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Epilepsia. 2012 Dec;53 Suppl 8:12-25. doi: 10.1111/epi.12025.

How theories evolved concerning the mechanism of action of barbiturates.

Author information

  • 1Department of Pharmacology, Toxicology, and Pharmacy, University of Veterinary Medicine, Hannover, Germany. wolfgang.loescher@tiho-hannover.de

Abstract

The barbiturate phenobarbital has been in use in the treatment of epilepsy for 100 years. It has long been recognized that barbiturates act by prolonging and potentiating the action of γ-aminobutyric acid (GABA) on GABA(A) receptors and at higher concentrations directly activating the receptors. A large body of data supports the concept that GABA(A) receptors are the primary central nervous system target for barbiturates, including the finding that transgenic mice with a point mutation in the β3 GABA(A) -receptor subunit exhibit diminished sensitivity to the sedative and immobilizing actions of the anesthetic barbiturate pentobarbital. Although phenobarbital is only modestly less potent as a GABA(A) -receptor modulator than pentobarbital, phenobarbital is minimally sedating at effective anticonvulsant doses. Possible explanations for the reduced sedative effect of phenobarbital include more regionally restricted action; partial agonist activity; reduced propensity to directly activate GABA(A) receptors (possibly including extrasynaptic receptors containing δ subunits); and reduced activity at other ion channel targets, including voltage-gated calcium channels. In recent years, substantial progress has been made in defining the structural features of GABA(A) receptors responsible for gating and allosteric modulation by drugs. Although the precise sites of action of barbiturates have not yet been defined, the second and third transmembrane domains of the β subunit appear to be critical; binding may involve a pocket formed by β-subunit methionine 286 as well as α-subunit methionine 236. In addition to effects on GABA(A) receptors, barbiturates block AMPA/kainate receptors, and they inhibit glutamate release through an effect on P/Q-type high-voltage activated calcium channels. The combination of these various actions likely accounts for their diverse clinical activities. Despite the remarkable progress of the last century, there is still much to learn about the actions of barbiturates that can be applied to the discovery of new, more therapeutically useful agents.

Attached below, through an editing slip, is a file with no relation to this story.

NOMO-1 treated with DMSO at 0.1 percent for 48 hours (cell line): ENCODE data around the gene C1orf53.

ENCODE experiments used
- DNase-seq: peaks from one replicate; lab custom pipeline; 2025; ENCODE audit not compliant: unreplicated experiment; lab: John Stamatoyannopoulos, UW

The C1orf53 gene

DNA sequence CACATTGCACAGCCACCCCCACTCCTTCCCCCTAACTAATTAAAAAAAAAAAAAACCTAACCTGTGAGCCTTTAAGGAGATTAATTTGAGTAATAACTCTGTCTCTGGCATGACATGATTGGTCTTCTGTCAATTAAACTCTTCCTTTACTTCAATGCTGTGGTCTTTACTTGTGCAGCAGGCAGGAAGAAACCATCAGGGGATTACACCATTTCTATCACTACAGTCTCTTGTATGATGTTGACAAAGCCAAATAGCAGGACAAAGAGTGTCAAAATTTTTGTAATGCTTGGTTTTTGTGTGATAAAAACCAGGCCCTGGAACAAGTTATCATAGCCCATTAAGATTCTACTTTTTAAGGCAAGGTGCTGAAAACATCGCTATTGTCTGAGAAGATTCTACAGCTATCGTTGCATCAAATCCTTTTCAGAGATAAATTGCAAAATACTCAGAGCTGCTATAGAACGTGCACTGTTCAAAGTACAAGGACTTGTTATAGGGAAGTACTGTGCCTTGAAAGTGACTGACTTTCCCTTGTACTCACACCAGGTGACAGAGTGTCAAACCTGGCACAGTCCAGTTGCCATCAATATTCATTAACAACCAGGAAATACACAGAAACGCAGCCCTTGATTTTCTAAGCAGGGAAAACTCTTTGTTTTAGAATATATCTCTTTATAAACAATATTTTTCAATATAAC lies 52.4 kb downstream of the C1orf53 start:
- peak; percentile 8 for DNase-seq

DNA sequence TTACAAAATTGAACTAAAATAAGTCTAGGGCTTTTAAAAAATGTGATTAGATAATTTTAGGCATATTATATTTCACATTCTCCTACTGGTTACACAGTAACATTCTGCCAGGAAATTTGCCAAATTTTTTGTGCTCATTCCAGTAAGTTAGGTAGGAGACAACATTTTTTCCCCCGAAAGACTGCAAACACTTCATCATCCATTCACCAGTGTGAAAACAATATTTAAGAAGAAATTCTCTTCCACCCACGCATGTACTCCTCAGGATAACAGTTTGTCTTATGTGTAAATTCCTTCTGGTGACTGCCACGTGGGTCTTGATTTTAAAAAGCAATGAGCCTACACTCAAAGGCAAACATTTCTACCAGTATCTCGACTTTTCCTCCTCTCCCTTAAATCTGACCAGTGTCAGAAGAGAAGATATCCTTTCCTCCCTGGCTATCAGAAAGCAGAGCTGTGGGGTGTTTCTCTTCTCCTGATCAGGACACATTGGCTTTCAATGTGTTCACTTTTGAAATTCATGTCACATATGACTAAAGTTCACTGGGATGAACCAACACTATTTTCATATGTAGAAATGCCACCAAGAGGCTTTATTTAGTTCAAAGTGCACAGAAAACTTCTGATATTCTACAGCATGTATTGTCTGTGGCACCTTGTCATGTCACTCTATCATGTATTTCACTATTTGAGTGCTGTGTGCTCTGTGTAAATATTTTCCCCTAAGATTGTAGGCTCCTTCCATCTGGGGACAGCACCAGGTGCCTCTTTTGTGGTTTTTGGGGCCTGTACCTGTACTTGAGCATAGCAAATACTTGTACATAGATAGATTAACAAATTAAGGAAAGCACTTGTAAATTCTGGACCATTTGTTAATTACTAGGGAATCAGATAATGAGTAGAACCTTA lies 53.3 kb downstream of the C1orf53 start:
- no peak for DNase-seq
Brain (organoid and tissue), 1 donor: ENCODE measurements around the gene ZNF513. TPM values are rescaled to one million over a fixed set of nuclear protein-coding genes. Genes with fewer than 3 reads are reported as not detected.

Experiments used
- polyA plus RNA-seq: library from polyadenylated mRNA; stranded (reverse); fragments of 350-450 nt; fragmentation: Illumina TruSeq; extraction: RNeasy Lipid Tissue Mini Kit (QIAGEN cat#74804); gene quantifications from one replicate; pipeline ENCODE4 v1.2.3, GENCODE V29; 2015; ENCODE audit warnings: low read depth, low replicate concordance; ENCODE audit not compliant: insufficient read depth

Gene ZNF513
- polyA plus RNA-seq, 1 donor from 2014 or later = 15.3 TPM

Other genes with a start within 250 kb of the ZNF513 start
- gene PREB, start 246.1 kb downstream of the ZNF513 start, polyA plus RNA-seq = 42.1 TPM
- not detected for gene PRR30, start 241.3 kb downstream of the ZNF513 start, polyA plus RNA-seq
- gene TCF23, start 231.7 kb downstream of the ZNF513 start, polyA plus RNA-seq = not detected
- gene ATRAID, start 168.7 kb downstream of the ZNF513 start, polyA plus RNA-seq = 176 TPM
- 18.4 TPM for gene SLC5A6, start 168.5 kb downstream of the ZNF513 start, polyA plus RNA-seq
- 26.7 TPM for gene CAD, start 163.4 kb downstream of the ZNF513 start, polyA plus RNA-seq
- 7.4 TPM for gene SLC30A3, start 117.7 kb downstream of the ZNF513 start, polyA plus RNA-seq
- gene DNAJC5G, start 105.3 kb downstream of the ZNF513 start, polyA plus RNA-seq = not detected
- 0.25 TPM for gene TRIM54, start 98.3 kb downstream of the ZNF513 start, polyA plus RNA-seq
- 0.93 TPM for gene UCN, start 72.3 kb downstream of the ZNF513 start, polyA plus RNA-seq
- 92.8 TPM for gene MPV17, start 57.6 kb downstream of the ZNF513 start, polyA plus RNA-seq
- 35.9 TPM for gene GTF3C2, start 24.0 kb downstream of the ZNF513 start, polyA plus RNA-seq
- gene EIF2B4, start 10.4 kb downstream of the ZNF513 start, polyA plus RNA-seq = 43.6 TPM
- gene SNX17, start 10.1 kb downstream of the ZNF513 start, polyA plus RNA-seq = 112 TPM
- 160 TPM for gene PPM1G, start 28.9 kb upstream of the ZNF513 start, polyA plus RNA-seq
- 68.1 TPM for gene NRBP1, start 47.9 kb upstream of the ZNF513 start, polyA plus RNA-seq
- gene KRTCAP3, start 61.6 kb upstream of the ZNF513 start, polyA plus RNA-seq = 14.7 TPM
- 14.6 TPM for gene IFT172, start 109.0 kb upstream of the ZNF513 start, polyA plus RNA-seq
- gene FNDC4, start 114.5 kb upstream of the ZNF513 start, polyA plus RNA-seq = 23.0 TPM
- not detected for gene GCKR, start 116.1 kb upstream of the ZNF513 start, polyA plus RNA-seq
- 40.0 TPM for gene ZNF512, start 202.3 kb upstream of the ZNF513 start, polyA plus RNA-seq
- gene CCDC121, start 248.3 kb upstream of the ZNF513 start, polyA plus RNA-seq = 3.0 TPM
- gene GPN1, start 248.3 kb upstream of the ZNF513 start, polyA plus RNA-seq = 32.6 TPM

Wiley Periodicals, Inc. © 2012 International League Against Epilepsy.

PMID:
23205959
[PubMed - indexed for MEDLINE]
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